Younger seniors and baby boomers are more engaged in their Medicare coverage and more willing to make changes to ensure it meets their needs, according to a national survey of seniors enrolled in Medicare. The Allsup Medicare Advisor Seniors Survey, commissioned by Allsup and conducted by Richard Day Research (RDR), indicates age is a primary driver of attitudes toward current Medicare coverage, future intentions of changing plans and active use of free preventive care services. Allsup is a nationwide provider of Medicare plan selection and Social Security Disability Insurance (SSDI) representation services.
"People who've recently enrolled in Medicare are more critical and informed about their Medicare coverage," says Paul Gada, personal financial planning director for Allsup. He directs Allsup Medicare Advisor®, an impartial nationwide Medicare plan selection service. "They are more likely to change if they're not happy with their coverage and more likely to take advantage of free healthcare services available to them."
In fact, the Allsup Medicare Advisor Seniors Survey of 900 individuals shows important differences among younger seniors (ages 65-69) and older seniors, including that younger seniors are:
Less satisfied with coverage.
Only 58 percent of those under 70 years of age were very satisfied with their Medicare coverage compared to 72 percent of those 80 years of age or older.
More willing to change coverage
. Most seniors don't plan to change Medicare plans during the next year. However, 48 percent of those under age 70 are not ruling out a change, compared to 38 percent who are age 80 and older.
More frequently changing coverage
. In just the few years that those under 70 years of age have been eligible for Medicare, 18 percent have already changed plans.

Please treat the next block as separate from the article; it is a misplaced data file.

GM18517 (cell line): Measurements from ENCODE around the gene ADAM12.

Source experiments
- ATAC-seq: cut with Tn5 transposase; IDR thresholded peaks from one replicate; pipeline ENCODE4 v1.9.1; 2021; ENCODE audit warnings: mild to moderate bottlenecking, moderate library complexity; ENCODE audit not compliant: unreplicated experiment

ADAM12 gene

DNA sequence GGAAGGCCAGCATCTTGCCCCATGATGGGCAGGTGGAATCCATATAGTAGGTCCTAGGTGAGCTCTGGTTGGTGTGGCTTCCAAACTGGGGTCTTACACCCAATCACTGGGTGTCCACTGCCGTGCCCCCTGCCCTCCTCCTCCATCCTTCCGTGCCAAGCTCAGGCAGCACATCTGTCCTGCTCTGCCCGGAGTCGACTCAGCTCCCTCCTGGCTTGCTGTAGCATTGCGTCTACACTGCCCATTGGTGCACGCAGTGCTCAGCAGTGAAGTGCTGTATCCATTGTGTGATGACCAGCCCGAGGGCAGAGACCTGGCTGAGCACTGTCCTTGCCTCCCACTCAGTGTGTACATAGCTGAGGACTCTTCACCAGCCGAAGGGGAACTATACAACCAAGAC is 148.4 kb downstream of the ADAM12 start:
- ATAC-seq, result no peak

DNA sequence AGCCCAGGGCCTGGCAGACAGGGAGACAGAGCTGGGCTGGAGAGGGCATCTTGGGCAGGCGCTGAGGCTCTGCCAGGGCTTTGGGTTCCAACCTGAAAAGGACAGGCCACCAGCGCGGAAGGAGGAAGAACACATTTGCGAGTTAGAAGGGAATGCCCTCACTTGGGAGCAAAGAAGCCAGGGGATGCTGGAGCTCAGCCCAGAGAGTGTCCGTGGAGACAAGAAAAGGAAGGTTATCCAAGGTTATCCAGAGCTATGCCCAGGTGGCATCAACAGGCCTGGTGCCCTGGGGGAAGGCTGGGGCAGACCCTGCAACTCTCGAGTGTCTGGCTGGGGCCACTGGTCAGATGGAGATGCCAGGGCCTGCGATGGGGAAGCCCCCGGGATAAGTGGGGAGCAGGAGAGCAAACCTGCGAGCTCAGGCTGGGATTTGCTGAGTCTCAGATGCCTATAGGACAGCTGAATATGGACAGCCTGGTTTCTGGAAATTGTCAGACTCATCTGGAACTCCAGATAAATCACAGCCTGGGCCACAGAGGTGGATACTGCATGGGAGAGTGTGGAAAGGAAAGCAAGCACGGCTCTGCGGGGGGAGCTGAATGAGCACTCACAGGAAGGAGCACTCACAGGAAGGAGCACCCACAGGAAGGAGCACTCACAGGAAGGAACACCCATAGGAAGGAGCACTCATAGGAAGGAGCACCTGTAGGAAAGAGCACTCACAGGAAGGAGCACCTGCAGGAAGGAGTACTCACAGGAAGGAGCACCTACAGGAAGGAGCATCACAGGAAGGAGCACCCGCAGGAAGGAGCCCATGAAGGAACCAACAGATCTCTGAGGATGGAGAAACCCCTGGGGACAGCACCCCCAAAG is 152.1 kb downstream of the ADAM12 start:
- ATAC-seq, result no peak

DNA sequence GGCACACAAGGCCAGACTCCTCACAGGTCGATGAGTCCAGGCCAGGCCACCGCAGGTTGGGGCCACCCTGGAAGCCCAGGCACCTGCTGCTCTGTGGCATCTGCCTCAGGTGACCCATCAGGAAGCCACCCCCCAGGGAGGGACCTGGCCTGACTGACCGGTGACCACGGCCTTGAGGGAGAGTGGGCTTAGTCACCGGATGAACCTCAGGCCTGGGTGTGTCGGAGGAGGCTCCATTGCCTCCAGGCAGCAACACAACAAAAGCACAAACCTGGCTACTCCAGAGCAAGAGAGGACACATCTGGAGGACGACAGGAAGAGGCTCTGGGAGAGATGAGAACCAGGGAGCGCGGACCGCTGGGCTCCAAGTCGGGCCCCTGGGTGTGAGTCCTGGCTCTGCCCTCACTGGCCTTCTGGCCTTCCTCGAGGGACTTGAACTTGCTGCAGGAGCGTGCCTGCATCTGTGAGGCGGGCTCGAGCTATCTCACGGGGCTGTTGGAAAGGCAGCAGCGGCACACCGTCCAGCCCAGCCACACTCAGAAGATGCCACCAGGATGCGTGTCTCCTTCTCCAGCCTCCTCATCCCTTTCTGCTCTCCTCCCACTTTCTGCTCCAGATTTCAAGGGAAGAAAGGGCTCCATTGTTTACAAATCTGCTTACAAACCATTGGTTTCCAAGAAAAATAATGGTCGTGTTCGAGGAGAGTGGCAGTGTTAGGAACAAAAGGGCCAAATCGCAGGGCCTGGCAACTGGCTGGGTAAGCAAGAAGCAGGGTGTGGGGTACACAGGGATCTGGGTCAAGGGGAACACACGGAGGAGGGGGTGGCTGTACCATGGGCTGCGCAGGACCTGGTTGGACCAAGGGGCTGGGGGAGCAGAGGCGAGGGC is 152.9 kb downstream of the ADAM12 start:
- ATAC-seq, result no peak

Nearly twice as likely to review their plan.
Forty percent of seniors under age 70 have reviewed their current Medicare plan in the past 12 months, compared to just 22 percent of those 80 years of age or older. More likely to take advantage of
preventive services under Medicare. Forty percent of seniors under age 70 already have used at least one of the preventive services now offered under Medicare at no additional cost. Additionally, 63 percent of those under 70 who have not used a preventive service said they plan to do so in the next year. In comparison, only 34 percent of those 80 or older have used a free preventive service, and only 44 percent of those who have not done so said they plan to in the next year. Examples of these preventive services include annual wellness exams, cardiovascular screenings, flu shots, medical nutritional therapy and glaucoma tests.
"Whether it's a generational issue— with baby boomers being more persistent— or it's simply that people become less engaged and more tolerant of the status quo over time, younger seniors do appear to be poised to benefit more, so long as they continue to remain involved with their Medicare coverage," Gada says.
For more information, visit http://www.Allsup.com